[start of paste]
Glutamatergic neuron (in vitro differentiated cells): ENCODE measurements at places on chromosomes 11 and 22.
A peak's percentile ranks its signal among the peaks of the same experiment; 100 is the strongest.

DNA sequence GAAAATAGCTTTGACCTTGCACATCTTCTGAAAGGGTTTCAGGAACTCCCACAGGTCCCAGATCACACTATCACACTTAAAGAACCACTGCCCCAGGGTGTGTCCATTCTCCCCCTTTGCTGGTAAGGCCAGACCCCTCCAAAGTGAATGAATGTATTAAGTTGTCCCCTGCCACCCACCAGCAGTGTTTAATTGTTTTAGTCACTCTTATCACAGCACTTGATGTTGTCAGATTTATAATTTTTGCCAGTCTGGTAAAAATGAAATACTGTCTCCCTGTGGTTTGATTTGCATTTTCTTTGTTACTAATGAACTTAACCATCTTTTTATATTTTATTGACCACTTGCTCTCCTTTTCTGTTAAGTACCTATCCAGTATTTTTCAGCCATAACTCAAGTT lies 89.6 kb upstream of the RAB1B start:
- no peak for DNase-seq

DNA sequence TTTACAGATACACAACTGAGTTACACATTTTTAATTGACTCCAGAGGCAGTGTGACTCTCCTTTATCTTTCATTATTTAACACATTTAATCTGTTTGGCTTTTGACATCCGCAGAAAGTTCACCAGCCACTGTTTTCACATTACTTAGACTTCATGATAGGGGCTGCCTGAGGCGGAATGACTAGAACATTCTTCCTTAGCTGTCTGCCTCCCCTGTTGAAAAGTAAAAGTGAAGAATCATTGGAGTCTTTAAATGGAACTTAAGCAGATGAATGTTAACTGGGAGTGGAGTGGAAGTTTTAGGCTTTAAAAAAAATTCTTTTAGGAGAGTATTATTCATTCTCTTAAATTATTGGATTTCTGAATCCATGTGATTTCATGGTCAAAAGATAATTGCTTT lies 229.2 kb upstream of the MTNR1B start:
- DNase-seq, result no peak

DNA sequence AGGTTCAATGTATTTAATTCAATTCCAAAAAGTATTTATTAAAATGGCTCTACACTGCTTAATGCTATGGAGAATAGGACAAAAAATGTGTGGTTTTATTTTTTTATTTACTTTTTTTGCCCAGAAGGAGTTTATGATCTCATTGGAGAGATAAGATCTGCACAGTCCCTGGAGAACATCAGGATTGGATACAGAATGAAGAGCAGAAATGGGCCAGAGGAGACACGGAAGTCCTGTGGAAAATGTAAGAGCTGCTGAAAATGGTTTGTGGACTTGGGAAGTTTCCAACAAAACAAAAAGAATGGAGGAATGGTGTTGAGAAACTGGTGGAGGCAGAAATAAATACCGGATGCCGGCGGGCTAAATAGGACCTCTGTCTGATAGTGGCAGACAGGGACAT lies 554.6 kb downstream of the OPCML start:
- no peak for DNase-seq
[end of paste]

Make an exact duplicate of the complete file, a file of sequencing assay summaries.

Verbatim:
Glutamatergic neuron (in vitro differentiated cells): ENCODE measurements at places on chromosomes 11 and 22.
A peak's percentile ranks its signal among the peaks of the same experiment; 100 is the strongest.

DNA sequence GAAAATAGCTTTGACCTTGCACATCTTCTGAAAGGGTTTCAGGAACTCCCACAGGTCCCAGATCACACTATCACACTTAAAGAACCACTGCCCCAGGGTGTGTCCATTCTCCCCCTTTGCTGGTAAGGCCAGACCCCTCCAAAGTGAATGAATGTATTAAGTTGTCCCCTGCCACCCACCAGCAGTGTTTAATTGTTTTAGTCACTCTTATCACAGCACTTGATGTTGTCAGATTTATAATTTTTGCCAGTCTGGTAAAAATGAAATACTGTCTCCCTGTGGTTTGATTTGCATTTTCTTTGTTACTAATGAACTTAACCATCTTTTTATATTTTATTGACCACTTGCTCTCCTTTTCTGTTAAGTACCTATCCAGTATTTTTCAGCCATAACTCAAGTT lies 89.6 kb upstream of the RAB1B start:
- no peak for DNase-seq

DNA sequence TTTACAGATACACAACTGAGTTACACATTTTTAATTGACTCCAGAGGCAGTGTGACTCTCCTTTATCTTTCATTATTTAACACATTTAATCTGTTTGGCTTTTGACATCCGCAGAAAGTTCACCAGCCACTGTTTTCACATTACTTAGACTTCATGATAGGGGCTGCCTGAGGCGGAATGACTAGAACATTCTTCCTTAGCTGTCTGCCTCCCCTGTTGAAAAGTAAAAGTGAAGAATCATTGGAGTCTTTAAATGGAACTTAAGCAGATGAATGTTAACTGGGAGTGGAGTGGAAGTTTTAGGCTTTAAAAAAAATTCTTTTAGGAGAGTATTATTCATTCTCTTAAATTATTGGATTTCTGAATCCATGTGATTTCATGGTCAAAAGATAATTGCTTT lies 229.2 kb upstream of the MTNR1B start:
- DNase-seq, result no peak

DNA sequence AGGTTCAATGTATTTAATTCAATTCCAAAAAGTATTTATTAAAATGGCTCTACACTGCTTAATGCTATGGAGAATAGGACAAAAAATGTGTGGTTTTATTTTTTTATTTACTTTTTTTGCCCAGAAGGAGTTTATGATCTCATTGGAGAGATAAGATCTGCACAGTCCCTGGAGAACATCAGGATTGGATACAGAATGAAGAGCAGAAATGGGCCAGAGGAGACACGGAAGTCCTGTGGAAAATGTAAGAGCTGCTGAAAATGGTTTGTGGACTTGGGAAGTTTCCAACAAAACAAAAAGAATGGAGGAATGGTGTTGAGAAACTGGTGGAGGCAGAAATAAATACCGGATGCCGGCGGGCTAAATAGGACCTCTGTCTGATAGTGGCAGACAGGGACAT lies 554.6 kb downstream of the OPCML start:
- no peak for DNase-seq